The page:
Top 5 Medical Shows of All Time?


Writing about The Knick for my last post had me thinking about other entertaining medical TV shows. Every new TV season brings a fresh crop of small screen physicians. Recently, a rash of doc shows have come and gone like transitory viral infections. In the past year, Do No Harm left after two episodes, Black Box eliminated after one season, as was Sanjay Gupta’s misplaced Monday Mornings. But some stay longer, and help us laugh, and perhaps mirror some of the joy and compassion in what we do every day.

I enjoy the ones that harbor the right mix of pathos and humor. The actual soap operas, General Hospital, and the ones that seem like soap operas, Grey’s Anatomy, I couldn’t bear to put on the list. Cinemax’s The Knick is too new to join the ranks. Last week was only the 5th episode. Yet, with every corpse for sale, every syphilitic storyline (aortic aneurysm, lost nose), it becomes a worthwhile infection as it nails turn of the 20th century medicine. The surgical gloves missing since the first episode may very well appear soon, as Algernon had a brief encounter with the head of a rubber tree farm, similar to Halsted’s actual meeting with Goodyear in the 1890s.

Shows from the classic comedy gem The Cosby Show to the modern comedy The Mindy Project, have physician leads, but medicine takes a backseat to the story lines. Can’t vote for them.

There’s a swath I watched minimally, so clearly a bias to this list. Quincy, M.E., Dr. Kildare (the launch pad for Richard Chamberlain), and Marcus Welby, M.D. are classics, but before my time. Chicago Hope, Nip/Tuck and Dr. Quinn Medicine Woman, though popular, are off my list. I did enjoy the first season of Royal Pains, but I can’t pull for a show about concierge medicine.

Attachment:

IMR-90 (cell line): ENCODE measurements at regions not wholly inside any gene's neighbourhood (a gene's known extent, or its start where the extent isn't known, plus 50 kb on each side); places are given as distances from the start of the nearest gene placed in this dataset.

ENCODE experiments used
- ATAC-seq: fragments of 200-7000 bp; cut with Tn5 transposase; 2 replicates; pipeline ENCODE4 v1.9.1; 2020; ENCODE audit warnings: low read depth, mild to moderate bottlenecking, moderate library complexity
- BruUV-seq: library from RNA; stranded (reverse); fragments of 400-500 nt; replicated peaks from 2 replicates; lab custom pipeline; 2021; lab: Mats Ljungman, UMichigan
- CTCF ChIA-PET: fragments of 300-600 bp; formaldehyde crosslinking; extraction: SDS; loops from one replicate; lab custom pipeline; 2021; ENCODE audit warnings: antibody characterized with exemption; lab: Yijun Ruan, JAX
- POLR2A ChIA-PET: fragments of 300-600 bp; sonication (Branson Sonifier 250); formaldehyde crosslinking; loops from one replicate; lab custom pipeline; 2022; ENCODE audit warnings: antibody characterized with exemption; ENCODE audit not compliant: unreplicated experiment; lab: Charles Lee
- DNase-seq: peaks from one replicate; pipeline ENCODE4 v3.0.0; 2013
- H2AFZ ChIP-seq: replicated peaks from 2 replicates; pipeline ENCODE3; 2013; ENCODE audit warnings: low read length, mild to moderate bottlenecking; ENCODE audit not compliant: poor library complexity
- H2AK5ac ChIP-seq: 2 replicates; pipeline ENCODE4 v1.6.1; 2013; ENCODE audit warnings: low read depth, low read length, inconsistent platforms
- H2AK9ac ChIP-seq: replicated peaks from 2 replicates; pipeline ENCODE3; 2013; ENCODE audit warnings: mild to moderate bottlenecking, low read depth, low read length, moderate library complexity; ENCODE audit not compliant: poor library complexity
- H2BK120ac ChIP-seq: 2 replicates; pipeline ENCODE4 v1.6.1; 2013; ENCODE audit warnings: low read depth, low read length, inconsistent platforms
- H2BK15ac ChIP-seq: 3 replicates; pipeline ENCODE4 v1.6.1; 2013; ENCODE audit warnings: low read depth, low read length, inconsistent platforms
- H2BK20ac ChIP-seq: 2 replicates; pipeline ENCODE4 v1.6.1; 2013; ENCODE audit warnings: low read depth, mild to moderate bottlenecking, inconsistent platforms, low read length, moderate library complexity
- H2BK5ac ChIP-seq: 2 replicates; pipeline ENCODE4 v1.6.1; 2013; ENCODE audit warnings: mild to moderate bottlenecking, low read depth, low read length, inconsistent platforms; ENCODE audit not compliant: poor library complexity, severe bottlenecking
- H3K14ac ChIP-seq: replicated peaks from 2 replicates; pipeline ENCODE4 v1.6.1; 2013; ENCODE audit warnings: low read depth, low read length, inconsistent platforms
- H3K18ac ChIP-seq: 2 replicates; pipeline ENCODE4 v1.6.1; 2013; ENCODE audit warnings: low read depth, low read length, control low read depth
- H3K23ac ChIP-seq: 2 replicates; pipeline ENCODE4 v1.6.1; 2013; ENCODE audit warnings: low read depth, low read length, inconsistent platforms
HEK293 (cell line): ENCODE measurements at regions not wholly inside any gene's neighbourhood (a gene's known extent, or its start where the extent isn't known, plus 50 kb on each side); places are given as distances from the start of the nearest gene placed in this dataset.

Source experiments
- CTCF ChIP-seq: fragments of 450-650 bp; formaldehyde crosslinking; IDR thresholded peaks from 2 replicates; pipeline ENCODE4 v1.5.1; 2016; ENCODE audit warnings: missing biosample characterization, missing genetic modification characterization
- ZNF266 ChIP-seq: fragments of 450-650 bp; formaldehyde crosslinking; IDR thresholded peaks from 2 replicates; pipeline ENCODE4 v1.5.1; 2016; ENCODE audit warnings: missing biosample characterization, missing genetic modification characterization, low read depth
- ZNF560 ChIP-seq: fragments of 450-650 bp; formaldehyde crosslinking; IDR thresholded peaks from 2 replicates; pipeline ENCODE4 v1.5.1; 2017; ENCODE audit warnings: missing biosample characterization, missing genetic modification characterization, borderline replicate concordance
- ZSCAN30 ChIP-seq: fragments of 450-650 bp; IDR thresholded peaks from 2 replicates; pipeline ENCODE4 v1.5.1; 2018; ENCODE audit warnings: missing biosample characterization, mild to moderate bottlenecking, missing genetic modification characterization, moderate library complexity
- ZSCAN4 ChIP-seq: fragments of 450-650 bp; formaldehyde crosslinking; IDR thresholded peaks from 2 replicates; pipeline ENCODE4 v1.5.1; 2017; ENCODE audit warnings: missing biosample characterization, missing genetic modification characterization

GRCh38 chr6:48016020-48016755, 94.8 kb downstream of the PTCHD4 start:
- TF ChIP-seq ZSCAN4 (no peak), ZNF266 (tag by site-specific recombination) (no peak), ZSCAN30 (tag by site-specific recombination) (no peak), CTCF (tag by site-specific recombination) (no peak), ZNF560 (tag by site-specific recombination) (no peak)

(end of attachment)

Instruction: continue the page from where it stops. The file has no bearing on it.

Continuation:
Okay, enough of a differential diagnosis. House may have more to add to the list, but he didn’t make this one.

Top 5 MEDICAL TV Shows of all time… according to Messler.
(Click the square in the bottom right hand corner of the box to expand the slideshow.)

Jordan Messler

Jordan is a hospitalist at Morton Plant Hospitalists in Clearwater, Florida. He currently chairs SHM’s Quality and Patient Safety Committee. In addition, he’s been active in several SHM mentoring programs, most recently with Project BOOST and Glycemic Control. He went to medical school at University of South Florida, in Tampa, and completed his residency at Emory University.

He recognizes the challenges of working in a hospital that lines the intracostal waterways of a spring break mecca. Requests that if you want to be selected as a mentored site, you will have a similar location with palm trees and coastline nearby. He tries to find time to sit on the beach with his family to escape the hospital’s miasma. While there, he looks forward to reading about the history of hospitals/medicine, and how it relates to quality (Anti-UpToDate reading material). But inevitably will get a five year old dumping sand on him, and then has to explain why she is buried up to her neck.


  1. Barry on September 24, 2014 at 2:45 pm

    You forgot the all-time favorite, MASH with Alan Alda. Having served in the Air Force Medical Corp for five years, it gave me an appreciation of how to make do with what you have. Medicine has not changed. Yes Docs have more knowledge and gadgets today, but you are forced to make do with what current information you have in order to make medical decisions as well as with applications and tools that are available at the time of need.

  2. JAMES O'CALLAGHAN on September 25, 2014 at 2:02 am

    Oh! I like #1 thru 4…but yes, I had no idea about #5

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